Intended for healthcare professionals

Letters Media and suicide

Papageno v Werther effect

BMJ 2010; 341 doi: https://doi.org/10.1136/bmj.c5841 (Published 19 October 2010) Cite this as: BMJ 2010;341:c5841
  1. Thomas Niederkrotenthaler, assistant professor1,
  2. Martin Voracek, associate professor2,
  3. Arno Herberth, postgraduate researcher1,
  4. Benedikt Till, postdoctoral researcher1,
  5. Markus Strauss, research assistant1,
  6. Elmar Etzersdorfer, associate professor1,
  7. Brigitte Eisenwort, associate professor1,
  8. Gernot Sonneck, full professor1
  1. 1Department of Medical Psychology, Centre for Public Health, Medical University of Vienna, A-1090 Vienna, Austria
  2. 2Department of Basic Psychological Research, School of Psychology, University of Vienna, A-1010 Vienna, Austria
  1. thomas.niederkrotenthaler{at}meduniwien.ac.at

Sensationalist media reports, as in Hong Kong’s print media,1 can trigger further suicides—the Werther effect.2 However, we recently found that the effects of suicide related news stories was broad and sometimes protective, depending on the contents of the story.3 In particular, reports about people adopting constructive coping strategies in adverse circumstances were associated with decreasing suicide rates subsequently.3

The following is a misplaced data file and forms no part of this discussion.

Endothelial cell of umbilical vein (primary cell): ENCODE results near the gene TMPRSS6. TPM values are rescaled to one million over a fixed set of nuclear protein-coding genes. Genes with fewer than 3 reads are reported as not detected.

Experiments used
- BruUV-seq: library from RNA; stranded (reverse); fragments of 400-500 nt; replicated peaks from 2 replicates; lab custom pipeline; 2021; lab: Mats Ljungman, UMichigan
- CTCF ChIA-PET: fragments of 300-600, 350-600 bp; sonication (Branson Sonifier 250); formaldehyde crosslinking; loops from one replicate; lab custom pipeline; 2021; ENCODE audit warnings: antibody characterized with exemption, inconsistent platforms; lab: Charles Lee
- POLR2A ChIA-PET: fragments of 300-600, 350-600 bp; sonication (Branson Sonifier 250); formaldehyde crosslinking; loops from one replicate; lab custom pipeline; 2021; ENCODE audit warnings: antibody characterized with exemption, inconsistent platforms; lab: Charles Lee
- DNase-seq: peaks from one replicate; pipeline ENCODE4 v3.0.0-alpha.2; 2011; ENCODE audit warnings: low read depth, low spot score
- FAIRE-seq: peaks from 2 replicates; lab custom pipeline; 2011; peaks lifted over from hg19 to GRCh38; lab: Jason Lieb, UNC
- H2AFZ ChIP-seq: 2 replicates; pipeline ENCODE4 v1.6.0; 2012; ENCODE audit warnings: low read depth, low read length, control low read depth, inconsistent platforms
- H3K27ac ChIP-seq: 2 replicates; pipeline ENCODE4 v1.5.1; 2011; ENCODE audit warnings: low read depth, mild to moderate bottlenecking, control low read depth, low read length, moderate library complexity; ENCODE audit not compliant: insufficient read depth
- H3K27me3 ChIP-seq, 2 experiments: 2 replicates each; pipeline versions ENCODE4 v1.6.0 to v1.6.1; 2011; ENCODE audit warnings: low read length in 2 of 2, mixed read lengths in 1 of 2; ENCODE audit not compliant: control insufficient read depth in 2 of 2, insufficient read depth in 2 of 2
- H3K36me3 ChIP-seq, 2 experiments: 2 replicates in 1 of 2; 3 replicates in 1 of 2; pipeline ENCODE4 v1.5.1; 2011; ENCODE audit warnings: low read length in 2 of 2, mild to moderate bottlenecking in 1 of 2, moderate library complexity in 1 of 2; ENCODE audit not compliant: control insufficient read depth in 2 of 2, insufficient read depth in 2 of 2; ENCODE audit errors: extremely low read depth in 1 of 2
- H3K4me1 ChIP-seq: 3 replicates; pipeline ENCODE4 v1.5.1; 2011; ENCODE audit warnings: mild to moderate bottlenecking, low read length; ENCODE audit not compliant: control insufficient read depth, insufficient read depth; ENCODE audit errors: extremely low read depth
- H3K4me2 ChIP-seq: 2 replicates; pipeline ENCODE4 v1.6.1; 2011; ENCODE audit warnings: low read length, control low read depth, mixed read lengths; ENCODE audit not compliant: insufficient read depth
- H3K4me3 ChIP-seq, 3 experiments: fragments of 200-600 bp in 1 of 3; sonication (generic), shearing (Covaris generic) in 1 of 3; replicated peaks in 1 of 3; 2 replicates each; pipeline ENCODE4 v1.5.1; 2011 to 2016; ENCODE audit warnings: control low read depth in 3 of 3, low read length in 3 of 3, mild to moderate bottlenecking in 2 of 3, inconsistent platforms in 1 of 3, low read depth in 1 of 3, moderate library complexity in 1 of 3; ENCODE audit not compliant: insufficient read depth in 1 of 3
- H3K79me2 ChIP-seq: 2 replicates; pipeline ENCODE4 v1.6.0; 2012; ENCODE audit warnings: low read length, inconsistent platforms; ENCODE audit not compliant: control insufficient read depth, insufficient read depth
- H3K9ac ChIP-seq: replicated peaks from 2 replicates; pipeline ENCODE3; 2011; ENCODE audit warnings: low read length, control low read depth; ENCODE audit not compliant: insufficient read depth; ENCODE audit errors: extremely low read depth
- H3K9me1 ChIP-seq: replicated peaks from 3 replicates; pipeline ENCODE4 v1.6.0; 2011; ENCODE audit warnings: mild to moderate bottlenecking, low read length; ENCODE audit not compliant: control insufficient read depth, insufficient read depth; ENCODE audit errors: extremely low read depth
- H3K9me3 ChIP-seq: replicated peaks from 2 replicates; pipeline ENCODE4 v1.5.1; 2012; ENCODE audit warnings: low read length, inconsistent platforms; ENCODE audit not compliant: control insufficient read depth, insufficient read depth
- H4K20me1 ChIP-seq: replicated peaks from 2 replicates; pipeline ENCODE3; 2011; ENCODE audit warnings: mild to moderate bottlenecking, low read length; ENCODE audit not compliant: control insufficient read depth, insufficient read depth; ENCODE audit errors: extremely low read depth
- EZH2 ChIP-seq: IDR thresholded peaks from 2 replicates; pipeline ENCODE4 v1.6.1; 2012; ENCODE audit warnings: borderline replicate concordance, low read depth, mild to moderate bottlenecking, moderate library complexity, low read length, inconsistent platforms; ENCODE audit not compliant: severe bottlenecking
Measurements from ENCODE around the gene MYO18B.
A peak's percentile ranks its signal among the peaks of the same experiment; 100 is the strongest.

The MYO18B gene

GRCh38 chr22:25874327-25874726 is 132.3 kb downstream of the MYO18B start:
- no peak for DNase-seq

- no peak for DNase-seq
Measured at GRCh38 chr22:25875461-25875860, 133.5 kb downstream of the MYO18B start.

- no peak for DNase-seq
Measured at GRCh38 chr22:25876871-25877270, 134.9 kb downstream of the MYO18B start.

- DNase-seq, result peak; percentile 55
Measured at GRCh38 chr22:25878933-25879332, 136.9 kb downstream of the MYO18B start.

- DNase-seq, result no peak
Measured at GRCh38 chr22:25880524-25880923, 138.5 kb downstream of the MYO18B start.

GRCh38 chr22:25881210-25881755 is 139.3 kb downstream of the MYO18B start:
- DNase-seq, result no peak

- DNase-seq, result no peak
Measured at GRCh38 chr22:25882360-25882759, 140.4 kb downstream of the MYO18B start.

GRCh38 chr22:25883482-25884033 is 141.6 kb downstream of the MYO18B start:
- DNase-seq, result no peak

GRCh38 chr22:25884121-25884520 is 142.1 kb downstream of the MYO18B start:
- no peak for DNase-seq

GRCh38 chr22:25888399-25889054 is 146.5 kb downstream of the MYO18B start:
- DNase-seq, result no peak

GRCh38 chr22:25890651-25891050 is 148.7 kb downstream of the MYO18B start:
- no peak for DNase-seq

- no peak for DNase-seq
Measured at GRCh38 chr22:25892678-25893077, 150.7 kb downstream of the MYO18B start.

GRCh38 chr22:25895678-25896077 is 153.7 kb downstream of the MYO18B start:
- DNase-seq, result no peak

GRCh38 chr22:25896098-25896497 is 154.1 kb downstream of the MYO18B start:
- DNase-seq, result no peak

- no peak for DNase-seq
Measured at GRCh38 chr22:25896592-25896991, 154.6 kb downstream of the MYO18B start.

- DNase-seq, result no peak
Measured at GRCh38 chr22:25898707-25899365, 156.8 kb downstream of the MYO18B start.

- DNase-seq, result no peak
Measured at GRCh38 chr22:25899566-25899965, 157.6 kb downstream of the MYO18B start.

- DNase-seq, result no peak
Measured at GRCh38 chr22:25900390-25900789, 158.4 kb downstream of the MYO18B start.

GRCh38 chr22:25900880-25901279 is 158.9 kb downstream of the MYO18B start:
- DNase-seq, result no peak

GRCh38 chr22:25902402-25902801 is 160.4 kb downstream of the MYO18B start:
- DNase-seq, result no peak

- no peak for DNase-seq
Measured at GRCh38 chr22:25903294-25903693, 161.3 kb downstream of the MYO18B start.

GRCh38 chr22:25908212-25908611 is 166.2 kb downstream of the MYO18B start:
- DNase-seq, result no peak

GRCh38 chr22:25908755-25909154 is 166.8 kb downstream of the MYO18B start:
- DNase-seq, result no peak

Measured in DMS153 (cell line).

Newspaper items accounting for this effect form a distinct non-sensationalist class of suicide reporting. They follow the recommendations of the World Health Organization in reporting suicide—for example, avoiding terms such as suicide epidemic.3 4 Our findings suggest that media reports on individual mastery of suicidal crises are highly relevant in preventing suicide.

This protective effect has been termed the Papageno effect in honour of the character in Mozart’s opera the Magic Flute. When Papageno fears that he has lost his love, Papagena, he prepares to kill himself. But three boys save him at the last minute by reminding him of other alternatives to dying.5

More research is needed to understand the Papageno effect. However, from a public health perspective, even small protective effects could have a noticeable positive impact on internationally ongoing collaborations between health and media professionals.

Notes

Cite this as: BMJ 2010;341:c5841

Footnotes

  • Competing interests: None declared.

References

Log in

Log in through your institution

Subscribe

* For online subscription